The censorship of the holiday song Baby, it’s Cold Outside has me a little heated. Before I begin my rant, here is my disclaimer: if you lack humour, turn the page. This is for people who know that this classic song is not about assault. Not even close. It’s not even in the realm of such a horrific intent.
I get it. Times change. But history doesn’t. This song, taken in the context of the time in which it was written, is not a threat to anyone. Ask your grandmother.
I bet she loved this song. Your grandfather likely sang it to her and they giggled and swayed, maybe shared a kiss. It’s a good thing they did. You’re welcome.
I say this knowing full well what assault is, also what it means to hold my drink in my university pub all night just in case someone spiked it. I also carried pepper spray in my purse because I went to a university where carjacking and sexual assaults were more common than political demonstrations. I don’t need a lecture on consent either. Trust me. Yet, this song still does not offend me.
I’m a history grad. One of the first things we were taught about studying the past is to view it through the lens of the time in which history occurred, so we are fair to the circumstances. We can analyze it in the present, but our judgements should not sway our discourse. So, when the female lyrics deemed offensive in this song say, “What’s in this drink?” I know that this is a phrase meaning, “This is awfully strong. How much did you pour in it?”
I know this because I heard my grandmother, who loved this song, say it more than once, when my Grandpa Jack was generous with the rye at our family gatherings. Mind you, he was the man who used expressions like “that’s the cat’s pajamas.” Even as a child I knew he wasn’t suggesting my feline was wearing my onesie around the house. I knew it meant something was good, sort of like how my teenagers say “awesome” about things that are not actually awe inspiring. It’s a phrase. “Gag me with spoon.” Remember?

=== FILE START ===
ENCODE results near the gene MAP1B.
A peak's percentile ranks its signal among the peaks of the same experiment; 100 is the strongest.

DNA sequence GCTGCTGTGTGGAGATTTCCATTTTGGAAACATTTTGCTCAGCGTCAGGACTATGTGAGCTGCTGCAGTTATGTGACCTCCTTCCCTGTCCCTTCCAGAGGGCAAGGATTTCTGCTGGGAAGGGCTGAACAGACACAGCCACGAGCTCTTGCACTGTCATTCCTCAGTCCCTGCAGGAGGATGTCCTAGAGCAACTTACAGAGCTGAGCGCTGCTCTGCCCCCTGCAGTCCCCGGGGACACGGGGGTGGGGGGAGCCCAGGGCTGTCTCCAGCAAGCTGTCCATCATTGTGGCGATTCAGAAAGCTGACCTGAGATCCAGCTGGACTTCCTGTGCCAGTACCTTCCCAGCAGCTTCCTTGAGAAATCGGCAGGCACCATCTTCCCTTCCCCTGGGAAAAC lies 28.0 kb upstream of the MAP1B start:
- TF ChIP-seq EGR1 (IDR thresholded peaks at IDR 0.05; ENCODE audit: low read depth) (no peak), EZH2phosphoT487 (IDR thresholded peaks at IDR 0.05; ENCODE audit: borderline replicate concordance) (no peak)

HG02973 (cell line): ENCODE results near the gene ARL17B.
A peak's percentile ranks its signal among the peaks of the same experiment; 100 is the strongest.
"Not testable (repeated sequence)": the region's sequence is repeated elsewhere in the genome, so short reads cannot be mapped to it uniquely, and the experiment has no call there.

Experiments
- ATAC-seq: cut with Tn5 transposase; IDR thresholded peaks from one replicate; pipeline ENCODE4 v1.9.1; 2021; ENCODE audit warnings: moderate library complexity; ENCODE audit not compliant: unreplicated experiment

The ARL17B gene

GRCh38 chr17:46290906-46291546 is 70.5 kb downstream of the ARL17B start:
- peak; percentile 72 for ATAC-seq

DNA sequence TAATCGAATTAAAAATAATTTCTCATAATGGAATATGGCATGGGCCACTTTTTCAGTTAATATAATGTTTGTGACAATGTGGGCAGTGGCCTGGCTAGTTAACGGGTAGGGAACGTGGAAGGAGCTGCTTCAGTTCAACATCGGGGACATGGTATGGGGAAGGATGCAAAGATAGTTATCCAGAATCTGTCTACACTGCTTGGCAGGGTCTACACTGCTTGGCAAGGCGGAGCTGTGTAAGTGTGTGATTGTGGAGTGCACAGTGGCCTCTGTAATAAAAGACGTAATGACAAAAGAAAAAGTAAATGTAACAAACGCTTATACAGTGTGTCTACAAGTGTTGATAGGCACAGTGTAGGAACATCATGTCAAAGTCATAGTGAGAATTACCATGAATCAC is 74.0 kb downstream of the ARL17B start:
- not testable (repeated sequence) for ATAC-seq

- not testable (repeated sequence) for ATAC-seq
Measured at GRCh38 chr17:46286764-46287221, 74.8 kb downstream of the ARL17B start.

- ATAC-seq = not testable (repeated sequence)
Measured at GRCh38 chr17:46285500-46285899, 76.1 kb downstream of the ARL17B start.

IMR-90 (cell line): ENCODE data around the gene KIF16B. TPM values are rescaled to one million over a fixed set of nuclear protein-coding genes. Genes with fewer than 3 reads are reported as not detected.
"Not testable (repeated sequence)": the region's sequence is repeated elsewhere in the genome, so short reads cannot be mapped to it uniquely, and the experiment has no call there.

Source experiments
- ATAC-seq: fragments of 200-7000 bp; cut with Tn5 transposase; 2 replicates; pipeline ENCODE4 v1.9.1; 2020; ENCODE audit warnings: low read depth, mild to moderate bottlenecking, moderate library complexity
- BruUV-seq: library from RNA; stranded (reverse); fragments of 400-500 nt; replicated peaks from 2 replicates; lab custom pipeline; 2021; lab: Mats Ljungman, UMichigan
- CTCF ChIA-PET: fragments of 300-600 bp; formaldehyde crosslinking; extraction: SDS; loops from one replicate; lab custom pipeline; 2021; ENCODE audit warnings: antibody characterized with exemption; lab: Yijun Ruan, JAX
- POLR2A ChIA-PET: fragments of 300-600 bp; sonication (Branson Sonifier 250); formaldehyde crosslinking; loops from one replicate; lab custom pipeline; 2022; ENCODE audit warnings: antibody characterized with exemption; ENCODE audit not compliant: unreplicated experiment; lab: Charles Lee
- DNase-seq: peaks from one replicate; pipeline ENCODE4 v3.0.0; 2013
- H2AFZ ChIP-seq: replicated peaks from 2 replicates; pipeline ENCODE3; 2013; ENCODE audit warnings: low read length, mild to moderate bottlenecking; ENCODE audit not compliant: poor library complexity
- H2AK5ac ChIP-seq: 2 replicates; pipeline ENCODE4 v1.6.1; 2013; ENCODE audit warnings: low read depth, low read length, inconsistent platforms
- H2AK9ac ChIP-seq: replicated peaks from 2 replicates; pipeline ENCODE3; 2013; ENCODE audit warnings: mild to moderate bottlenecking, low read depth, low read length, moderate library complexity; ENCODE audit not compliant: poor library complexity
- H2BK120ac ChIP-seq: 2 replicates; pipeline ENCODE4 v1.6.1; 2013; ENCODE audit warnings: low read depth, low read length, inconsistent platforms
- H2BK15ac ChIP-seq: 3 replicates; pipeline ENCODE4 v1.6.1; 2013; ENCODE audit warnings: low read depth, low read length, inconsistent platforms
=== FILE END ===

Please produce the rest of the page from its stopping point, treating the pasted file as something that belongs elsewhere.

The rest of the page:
This song is about flirting in a time when people didn’t hook up on the first date – or the third for that matter. It’s a time when people used words like courtship, because it was actually a thing. I fear future generations are missing out on the fun of what I consider the foreplay of dating. Texting is not flirting. It’s personal avoidance. Here’s a clue: nobody wants to see your naked parts show up on their phone. Nobody looking over the recipient’s shoulder in the grocery store line-up does either. Actually, maybe somebody does, which should freak you out. It would freak your grandmother out.
Flirting is done in real time, in person, which makes it exhilarating, more like a sport. It’s like a well-played tennis match. Back and forth. It’s the thrill of the chase, but there’s no rush. Good flirting takes time. I’ve been hounding the Carpenter since Thanksgiving. He likes to play hard to get (he’s not).
Look, I understand the importance of the dialogue around this song, but the outright censorship is just plain ridiculous. Romance never goes out of style. Or maybe it just did. Sure hope not.
Baby, it’s warm in my house (the Carpenter is on alert).